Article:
On 15th August 1864, the Ormaiztegi viaduct was inaugurated, which connected the northern railway line linking Madrid and Paris. The Zumalakarregi Museum offers guided tours of the viaduct by prior reservation.
For years, the bridge was thought to be the work of the well-known Gustave Eiffel: yet another reason for the locals to be proud of the town, in addition to the personality of General Zumalakarregi. Later, historical studies revealed that it was built by the engineer Alexander Lavalley, Eiffel's predecessor.
Thousands of Basques worked on the construction of the railway line under the direction of French engineers, and the material and machinery also came from France. 600 workers from Piedmont, specialised in the construction of tunnels in the Franco-Italian Alps, worked on this section. It is the most important work on the Madrid-Paris route, with a difference in level of 289 m long and 34 m high.
With 18,000 tons supported on four pillars, this engineer was able to create a wide, comfortable, light and very safe bridge with his masterful use of iron, a construction material that was new at the time and which proved to be revolutionary in terms of the possibilities it offered. This viaduct is one of the elements that contributed to the disappearance of that traditional world, being the most daring iron construction of its time.
High strategic value
There is no work in the whole of the Basque Country that, in terms of its technical characteristics or its historical importance, is comparable to this iron architecture, admired by locals and foreigners alike. The most admirable part is not in sight but underground. The foundations of the 20-metre-long pillars and the calculation of forces stand out from other bridges of the time.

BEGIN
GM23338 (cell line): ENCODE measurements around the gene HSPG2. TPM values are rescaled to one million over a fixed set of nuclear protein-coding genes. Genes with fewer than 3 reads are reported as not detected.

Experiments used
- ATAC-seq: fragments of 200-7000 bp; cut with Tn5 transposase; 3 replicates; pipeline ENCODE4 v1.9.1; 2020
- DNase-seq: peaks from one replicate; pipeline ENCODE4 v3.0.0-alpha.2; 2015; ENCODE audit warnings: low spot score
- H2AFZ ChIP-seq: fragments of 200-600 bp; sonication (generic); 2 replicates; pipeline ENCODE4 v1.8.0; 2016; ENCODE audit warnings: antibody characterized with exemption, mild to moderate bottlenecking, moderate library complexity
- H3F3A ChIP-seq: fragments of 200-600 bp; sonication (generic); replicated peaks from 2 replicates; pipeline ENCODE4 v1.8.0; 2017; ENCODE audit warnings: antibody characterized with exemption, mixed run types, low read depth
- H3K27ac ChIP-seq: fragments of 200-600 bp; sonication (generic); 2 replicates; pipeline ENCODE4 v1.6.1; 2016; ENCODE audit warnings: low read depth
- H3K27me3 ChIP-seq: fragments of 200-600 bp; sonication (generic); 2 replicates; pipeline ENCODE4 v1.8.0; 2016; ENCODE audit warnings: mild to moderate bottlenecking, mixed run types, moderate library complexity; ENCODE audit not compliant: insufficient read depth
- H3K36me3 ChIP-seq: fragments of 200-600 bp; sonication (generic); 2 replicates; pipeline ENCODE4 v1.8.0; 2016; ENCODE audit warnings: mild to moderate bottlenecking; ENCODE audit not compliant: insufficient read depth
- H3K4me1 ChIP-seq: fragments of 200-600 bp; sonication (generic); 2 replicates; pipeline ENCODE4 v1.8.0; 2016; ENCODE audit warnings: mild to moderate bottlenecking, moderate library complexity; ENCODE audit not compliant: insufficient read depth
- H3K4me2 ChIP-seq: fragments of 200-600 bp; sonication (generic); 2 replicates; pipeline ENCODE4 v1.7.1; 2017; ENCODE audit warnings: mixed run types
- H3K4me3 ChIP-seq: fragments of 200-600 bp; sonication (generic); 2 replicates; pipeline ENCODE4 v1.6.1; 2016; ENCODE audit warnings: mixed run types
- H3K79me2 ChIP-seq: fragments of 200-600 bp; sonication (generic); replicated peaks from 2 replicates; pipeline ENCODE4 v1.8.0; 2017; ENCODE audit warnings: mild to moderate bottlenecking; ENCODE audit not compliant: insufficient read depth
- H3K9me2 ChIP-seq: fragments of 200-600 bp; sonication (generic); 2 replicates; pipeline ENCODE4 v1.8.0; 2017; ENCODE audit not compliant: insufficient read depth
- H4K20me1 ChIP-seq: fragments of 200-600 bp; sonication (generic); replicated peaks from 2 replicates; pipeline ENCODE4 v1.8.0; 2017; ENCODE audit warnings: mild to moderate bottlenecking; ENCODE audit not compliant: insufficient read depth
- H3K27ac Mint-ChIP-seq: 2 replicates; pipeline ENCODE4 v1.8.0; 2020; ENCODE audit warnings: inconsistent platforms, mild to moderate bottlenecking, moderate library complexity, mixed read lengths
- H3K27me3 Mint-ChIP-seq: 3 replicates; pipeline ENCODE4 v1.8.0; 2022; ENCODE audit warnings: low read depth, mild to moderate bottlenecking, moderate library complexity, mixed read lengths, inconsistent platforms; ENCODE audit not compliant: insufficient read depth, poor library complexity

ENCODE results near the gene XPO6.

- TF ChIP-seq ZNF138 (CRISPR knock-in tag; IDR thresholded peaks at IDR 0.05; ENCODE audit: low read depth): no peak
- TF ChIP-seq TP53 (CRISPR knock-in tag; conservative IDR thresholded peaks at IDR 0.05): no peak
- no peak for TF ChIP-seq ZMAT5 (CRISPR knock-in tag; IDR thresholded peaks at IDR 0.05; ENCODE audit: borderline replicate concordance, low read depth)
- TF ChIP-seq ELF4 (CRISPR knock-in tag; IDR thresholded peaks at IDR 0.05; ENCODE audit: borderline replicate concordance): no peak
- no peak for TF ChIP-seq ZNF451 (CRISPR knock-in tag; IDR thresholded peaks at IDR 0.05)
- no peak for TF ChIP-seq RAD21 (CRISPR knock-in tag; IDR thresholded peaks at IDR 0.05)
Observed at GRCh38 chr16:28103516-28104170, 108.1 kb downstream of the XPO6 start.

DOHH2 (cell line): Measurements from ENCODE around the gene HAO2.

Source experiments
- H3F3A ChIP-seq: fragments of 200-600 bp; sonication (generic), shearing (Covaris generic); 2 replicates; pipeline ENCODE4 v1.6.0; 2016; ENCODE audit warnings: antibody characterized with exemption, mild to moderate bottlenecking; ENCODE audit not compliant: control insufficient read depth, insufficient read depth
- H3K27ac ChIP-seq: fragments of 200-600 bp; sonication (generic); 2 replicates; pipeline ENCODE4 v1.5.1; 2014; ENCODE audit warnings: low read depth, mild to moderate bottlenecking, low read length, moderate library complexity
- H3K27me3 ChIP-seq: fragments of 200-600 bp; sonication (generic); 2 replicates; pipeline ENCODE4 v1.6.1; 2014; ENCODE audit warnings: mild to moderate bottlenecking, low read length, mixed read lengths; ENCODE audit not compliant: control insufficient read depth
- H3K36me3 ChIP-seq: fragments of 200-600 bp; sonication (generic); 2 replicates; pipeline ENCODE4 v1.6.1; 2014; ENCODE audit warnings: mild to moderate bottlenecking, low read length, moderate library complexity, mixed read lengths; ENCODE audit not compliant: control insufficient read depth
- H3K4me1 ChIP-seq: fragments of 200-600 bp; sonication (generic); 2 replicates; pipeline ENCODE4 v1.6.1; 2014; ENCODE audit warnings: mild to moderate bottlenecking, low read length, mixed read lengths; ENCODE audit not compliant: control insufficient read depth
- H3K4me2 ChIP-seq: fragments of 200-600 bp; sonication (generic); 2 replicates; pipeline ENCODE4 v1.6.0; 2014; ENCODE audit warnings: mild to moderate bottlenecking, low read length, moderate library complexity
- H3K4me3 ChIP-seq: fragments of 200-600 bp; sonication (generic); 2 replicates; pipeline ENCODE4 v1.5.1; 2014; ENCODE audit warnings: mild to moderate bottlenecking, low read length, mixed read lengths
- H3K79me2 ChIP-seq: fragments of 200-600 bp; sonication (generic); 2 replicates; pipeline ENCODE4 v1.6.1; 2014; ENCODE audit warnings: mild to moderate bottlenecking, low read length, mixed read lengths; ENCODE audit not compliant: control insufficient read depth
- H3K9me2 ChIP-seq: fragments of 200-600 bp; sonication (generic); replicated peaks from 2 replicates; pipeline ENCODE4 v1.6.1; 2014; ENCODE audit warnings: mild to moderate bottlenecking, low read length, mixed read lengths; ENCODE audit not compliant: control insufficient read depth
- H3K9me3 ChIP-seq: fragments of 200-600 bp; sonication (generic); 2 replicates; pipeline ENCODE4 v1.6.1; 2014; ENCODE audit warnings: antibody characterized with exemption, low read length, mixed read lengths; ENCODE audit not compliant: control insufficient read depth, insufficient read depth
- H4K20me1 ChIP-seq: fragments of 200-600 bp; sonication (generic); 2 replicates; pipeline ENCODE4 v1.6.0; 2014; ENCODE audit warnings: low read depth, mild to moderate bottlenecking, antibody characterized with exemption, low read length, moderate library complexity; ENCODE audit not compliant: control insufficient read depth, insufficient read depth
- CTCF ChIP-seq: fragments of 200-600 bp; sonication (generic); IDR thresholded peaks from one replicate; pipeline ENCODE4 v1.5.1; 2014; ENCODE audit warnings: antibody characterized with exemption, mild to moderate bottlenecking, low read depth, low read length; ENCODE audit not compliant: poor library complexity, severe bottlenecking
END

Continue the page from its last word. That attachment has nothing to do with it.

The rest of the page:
Its strategic value is enormous, which is why wars have been its main enemy. During the Second Carlist War of 1872-1876, the Beasain station was set on fire, but the Ormaiztegi viaduct was only slightly damaged. Peacetime brought improvements.
The double track was installed in 1912 and it was electrified in 1928. During the Spanish Civil War, the workers of Altos Hornos de Bergara cut the bridge with blowtorches to prevent the advance of Franco's troops. Franco's troops arrived the next day and shot them against the wall of the cemetery next to the bridge. For its reconstruction, it was reinforced in 1941 with the concrete pillars that make up its current appearance.
For years, it was thought
that the bridge was the work
of the famous Gustave Eiffel
New viaduct in 1995
After 131 years of continuous use, when the railway traffic is a hundred times higher than what was foreseen when it was built, it has been replaced by another one, which does not mean that the old bridge is in a ruinous state. The new viaduct was inaugurated in 1995 next to the old one and the old one stopped working.
The Zumalakarregi Museum and Ormaiztegi Town Council are working to recover and conserve the material heritage and preserve the historical memory of the viaduct. Among other tasks, the Zumalakarregi Museum offers guided tours of the viaduct by prior reservation. It is a great opportunity to discover the secrets hidden in this marvel of nineteenth-century architecture.
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